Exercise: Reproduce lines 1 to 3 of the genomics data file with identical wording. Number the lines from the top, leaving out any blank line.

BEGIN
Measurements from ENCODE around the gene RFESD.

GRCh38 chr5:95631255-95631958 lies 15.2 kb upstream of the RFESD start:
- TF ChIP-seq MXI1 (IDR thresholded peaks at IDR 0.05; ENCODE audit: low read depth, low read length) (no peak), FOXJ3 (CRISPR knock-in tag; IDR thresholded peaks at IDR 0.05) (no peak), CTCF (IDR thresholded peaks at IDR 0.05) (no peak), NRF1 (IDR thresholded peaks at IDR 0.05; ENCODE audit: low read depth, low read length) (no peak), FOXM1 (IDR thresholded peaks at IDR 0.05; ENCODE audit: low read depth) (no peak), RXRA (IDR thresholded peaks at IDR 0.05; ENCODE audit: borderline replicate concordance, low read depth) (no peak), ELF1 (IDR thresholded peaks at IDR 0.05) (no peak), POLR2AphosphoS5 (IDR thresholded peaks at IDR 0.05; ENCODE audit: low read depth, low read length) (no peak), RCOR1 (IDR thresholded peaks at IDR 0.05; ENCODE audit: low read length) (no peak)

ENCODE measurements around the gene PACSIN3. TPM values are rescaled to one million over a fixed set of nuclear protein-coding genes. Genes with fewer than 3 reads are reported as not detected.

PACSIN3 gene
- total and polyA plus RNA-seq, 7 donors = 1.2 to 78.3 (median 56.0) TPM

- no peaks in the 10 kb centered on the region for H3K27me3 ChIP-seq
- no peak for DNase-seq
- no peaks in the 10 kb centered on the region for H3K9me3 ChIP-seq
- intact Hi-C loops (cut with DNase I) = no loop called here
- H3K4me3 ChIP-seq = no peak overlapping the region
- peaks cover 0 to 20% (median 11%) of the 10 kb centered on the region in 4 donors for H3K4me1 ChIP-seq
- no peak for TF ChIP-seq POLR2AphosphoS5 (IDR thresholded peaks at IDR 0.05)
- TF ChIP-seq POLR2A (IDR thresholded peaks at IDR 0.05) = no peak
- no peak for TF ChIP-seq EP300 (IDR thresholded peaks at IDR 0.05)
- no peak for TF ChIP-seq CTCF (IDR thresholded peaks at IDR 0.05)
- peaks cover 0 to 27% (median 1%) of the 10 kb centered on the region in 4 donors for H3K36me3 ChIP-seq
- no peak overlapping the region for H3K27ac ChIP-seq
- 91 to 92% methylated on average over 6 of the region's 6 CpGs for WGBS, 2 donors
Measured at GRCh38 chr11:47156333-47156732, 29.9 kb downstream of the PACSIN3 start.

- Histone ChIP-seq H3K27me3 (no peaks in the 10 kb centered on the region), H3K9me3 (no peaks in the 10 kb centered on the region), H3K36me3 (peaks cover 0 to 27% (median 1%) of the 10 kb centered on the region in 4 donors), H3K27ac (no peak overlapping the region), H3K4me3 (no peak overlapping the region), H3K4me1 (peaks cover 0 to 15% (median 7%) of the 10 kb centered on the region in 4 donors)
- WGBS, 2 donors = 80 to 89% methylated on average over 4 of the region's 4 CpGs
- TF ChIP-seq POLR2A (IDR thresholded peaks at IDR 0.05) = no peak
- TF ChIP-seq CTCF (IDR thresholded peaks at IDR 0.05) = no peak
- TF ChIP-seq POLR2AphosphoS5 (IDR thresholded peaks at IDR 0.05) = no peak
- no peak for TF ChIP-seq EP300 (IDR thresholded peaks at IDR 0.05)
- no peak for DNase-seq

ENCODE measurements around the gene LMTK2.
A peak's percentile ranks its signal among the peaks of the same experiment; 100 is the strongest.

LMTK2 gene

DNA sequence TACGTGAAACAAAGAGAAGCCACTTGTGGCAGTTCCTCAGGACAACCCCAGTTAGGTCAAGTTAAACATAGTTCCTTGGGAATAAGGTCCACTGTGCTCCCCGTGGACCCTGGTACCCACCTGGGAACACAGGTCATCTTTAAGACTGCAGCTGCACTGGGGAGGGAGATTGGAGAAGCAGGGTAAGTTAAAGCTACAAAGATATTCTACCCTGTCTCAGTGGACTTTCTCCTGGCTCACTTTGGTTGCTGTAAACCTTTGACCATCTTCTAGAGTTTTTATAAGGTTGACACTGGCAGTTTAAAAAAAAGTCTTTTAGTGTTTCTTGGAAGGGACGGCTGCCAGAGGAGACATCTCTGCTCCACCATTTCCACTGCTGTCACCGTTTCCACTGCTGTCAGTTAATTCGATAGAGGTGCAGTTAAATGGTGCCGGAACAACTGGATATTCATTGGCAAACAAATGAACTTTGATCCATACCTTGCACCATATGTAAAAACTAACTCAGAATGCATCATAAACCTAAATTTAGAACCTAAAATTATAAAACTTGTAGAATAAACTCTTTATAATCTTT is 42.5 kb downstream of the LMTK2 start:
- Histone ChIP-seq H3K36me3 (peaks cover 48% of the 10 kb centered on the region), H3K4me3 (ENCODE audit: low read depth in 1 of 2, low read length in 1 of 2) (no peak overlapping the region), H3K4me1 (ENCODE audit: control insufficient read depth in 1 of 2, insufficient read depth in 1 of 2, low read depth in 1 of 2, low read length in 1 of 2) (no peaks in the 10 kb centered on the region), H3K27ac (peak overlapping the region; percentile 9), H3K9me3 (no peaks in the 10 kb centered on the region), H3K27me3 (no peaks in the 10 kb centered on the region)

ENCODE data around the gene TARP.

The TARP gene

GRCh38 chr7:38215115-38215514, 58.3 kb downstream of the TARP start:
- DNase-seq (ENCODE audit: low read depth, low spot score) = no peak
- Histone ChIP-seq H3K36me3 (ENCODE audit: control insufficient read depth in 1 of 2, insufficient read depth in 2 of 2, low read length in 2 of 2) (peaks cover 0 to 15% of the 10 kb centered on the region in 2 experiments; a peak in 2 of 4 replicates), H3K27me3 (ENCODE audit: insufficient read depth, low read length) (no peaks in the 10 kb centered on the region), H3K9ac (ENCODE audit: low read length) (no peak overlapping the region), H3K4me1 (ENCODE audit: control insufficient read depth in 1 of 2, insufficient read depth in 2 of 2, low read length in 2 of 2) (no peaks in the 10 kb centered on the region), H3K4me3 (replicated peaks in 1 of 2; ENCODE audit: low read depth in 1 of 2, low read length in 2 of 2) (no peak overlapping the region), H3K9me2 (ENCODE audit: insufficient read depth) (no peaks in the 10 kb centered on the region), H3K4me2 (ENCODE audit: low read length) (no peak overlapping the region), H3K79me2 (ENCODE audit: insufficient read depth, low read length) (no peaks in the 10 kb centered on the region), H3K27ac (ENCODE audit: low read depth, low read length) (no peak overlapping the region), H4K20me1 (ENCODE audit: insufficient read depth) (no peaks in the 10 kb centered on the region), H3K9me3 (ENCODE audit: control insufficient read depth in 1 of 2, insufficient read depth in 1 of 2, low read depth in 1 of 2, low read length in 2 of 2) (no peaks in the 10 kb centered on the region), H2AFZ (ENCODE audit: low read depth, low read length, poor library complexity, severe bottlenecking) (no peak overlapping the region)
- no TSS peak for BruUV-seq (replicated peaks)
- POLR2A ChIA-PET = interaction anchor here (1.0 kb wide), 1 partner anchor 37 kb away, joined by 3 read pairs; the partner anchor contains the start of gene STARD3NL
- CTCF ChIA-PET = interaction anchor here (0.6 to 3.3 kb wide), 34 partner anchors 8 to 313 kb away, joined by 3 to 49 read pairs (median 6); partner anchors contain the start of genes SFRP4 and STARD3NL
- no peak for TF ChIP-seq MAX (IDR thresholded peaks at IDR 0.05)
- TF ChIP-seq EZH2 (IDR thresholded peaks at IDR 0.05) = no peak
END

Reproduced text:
Measurements from ENCODE around the gene RFESD.

GRCh38 chr5:95631255-95631958 lies 15.2 kb upstream of the RFESD start:
- TF ChIP-seq MXI1 (IDR thresholded peaks at IDR 0.05; ENCODE audit: low read depth, low read length) (no peak), FOXJ3 (CRISPR knock-in tag; IDR thresholded peaks at IDR 0.05) (no peak), CTCF (IDR thresholded peaks at IDR 0.05) (no peak), NRF1 (IDR thresholded peaks at IDR 0.05; ENCODE audit: low read depth, low read length) (no peak), FOXM1 (IDR thresholded peaks at IDR 0.05; ENCODE audit: low read depth) (no peak), RXRA (IDR thresholded peaks at IDR 0.05; ENCODE audit: borderline replicate concordance, low read depth) (no peak), ELF1 (IDR thresholded peaks at IDR 0.05) (no peak), POLR2AphosphoS5 (IDR thresholded peaks at IDR 0.05; ENCODE audit: low read depth, low read length) (no peak), RCOR1 (IDR thresholded peaks at IDR 0.05; ENCODE audit: low read length) (no peak)